While the literature
identifies gender as a crucial mentor attribute, I choose to use sex instead. The
relationship between males and females will always be ‘complicated.’ Research
indicates that most successful mentor relationships have been male-male. I have
several female role models, and not any is my mentor. Based on the little
male-female mentorships studied, issues of sexual tension and fears, increased public
scrutiny, as well as stereotypical female/male roles have to surface and could
hamper the successful mentor-mentee relationship. While there are no credible studies
done on female-female mentorship, I believe there are more successful female
mentors of female mentees. I encourage young female career builders to consider
choosing female mentors to avoid the complexities associated with having a male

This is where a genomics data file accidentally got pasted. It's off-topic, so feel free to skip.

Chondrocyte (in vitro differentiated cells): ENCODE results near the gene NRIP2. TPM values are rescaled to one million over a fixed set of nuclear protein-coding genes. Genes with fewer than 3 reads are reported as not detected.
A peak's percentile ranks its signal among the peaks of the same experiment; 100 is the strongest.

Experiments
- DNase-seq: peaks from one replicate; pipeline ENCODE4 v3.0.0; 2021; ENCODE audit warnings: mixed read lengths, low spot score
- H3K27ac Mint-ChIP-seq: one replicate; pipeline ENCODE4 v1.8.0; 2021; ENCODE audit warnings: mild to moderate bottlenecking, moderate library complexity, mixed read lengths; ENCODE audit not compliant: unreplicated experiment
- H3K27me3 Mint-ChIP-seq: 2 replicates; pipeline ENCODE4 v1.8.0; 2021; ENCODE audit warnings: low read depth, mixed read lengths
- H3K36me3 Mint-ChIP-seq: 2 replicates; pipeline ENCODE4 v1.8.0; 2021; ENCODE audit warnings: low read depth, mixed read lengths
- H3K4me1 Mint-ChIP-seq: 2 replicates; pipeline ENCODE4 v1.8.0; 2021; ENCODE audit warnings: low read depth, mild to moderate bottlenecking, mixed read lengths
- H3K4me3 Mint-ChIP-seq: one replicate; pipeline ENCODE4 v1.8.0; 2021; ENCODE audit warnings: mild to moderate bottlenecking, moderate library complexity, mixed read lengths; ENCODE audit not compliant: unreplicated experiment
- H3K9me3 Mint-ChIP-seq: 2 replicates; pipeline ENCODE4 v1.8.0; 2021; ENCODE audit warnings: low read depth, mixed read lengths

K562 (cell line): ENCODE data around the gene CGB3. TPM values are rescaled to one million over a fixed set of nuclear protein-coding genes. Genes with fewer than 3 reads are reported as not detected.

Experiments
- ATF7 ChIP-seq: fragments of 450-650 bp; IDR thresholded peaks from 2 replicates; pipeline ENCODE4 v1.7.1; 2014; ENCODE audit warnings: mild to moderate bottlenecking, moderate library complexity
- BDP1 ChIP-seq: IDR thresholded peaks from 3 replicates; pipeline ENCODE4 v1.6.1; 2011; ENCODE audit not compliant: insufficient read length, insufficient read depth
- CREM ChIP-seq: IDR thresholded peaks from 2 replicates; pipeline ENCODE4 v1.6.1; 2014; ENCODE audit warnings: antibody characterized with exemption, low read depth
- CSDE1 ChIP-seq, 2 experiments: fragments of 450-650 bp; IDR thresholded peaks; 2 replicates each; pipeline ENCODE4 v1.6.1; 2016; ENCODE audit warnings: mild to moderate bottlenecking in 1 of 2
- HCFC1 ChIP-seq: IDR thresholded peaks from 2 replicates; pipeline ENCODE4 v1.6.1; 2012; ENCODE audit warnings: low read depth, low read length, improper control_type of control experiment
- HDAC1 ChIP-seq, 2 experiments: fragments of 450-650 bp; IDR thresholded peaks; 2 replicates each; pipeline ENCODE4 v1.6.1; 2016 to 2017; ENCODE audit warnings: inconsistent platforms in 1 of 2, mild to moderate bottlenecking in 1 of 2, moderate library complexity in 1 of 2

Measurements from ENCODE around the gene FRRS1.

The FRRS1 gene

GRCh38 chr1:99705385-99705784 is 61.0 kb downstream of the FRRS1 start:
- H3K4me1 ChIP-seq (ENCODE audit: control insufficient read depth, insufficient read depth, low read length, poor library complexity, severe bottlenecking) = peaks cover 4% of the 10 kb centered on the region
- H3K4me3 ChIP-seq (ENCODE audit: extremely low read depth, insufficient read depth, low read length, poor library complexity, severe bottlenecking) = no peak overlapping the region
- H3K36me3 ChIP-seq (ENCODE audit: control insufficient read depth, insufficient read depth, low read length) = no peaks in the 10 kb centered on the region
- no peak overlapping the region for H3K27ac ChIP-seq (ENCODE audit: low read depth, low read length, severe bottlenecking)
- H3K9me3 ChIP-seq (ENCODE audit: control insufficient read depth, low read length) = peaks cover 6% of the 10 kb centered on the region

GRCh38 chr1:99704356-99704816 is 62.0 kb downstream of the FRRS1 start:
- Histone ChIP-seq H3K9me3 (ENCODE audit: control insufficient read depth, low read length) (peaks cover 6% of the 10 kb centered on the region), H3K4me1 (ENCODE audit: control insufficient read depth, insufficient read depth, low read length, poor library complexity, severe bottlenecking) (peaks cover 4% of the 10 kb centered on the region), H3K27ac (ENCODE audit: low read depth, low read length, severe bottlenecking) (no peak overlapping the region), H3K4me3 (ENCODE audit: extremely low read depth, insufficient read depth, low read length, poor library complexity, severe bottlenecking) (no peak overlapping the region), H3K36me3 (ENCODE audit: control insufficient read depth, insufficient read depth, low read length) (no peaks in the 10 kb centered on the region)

Other attributes good mentors possess are Self-confidence, organization position, and power. Hunt & Micheal (1983) note that mentors are highly placed people with an experience they wish to share but not threatened by the young Turks. Any good mentor should be able to exhibit self-confidence and professionalism, and these attributes he/she must instill them to their mentees. A good mentor should give power to the mentee, that is how you build another. Delegating is a powerful tool for boosting ones’ self-confidence. Many times, I have represented my mentors for somewhat challenging activities and tasks, but I have learned from them a great deal. “Experience is the best teacher,” yes, I agree with the saying and attest to it. Choose a mentor that will push your limits, and look out for challenging opportunities for you. Sometimes you will disappoint them and vice versa, but they will not forsake you if they do, then those are not good mentors. I have had the delight of having mentors that have my best interest at heart. That does not come so immediately, though, as I will write about mentee characteristics (some other time), mentors lookout for mentees that have aspirations for higher achievement and social similarities, among other attributes. Career growth and development thus is an interplay of a strong mutual relationship between the mentor and the mentee.